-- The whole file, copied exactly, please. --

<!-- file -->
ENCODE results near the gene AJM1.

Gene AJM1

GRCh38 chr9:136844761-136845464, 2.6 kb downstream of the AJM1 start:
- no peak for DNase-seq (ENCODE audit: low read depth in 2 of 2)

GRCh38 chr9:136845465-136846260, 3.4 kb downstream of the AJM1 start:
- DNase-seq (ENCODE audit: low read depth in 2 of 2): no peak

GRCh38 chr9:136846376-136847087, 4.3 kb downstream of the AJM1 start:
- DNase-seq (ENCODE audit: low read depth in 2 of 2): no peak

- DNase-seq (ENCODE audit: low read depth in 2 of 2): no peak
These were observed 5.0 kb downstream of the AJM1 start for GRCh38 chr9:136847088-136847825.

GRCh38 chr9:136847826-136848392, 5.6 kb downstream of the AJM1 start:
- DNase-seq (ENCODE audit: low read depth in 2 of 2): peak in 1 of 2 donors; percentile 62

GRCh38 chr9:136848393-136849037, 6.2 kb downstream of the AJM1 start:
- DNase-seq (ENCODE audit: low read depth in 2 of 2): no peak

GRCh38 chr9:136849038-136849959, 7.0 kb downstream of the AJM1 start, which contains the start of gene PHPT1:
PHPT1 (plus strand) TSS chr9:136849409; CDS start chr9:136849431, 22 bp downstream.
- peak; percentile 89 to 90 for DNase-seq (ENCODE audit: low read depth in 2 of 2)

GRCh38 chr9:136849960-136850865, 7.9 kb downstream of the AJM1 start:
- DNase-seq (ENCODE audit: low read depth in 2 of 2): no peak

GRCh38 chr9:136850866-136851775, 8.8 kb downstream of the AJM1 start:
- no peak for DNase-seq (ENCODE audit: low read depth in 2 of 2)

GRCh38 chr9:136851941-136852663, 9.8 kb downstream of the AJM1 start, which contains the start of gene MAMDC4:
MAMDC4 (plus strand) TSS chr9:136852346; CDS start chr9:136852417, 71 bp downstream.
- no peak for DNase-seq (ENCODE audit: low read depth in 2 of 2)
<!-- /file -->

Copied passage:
ENCODE results near the gene AJM1.

Gene AJM1

GRCh38 chr9:136844761-136845464, 2.6 kb downstream of the AJM1 start:
- no peak for DNase-seq (ENCODE audit: low read depth in 2 of 2)

GRCh38 chr9:136845465-136846260, 3.4 kb downstream of the AJM1 start:
- DNase-seq (ENCODE audit: low read depth in 2 of 2): no peak

GRCh38 chr9:136846376-136847087, 4.3 kb downstream of the AJM1 start:
- DNase-seq (ENCODE audit: low read depth in 2 of 2): no peak

- DNase-seq (ENCODE audit: low read depth in 2 of 2): no peak
These were observed 5.0 kb downstream of the AJM1 start for GRCh38 chr9:136847088-136847825.

GRCh38 chr9:136847826-136848392, 5.6 kb downstream of the AJM1 start:
- DNase-seq (ENCODE audit: low read depth in 2 of 2): peak in 1 of 2 donors; percentile 62

GRCh38 chr9:136848393-136849037, 6.2 kb downstream of the AJM1 start:
- DNase-seq (ENCODE audit: low read depth in 2 of 2): no peak

GRCh38 chr9:136849038-136849959, 7.0 kb downstream of the AJM1 start, which contains the start of gene PHPT1:
PHPT1 (plus strand) TSS chr9:136849409; CDS start chr9:136849431, 22 bp downstream.
- peak; percentile 89 to 90 for DNase-seq (ENCODE audit: low read depth in 2 of 2)

GRCh38 chr9:136849960-136850865, 7.9 kb downstream of the AJM1 start:
- DNase-seq (ENCODE audit: low read depth in 2 of 2): no peak

GRCh38 chr9:136850866-136851775, 8.8 kb downstream of the AJM1 start:
- no peak for DNase-seq (ENCODE audit: low read depth in 2 of 2)

GRCh38 chr9:136851941-136852663, 9.8 kb downstream of the AJM1 start, which contains the start of gene MAMDC4:
MAMDC4 (plus strand) TSS chr9:136852346; CDS start chr9:136852417, 71 bp downstream.
- no peak for DNase-seq (ENCODE audit: low read depth in 2 of 2)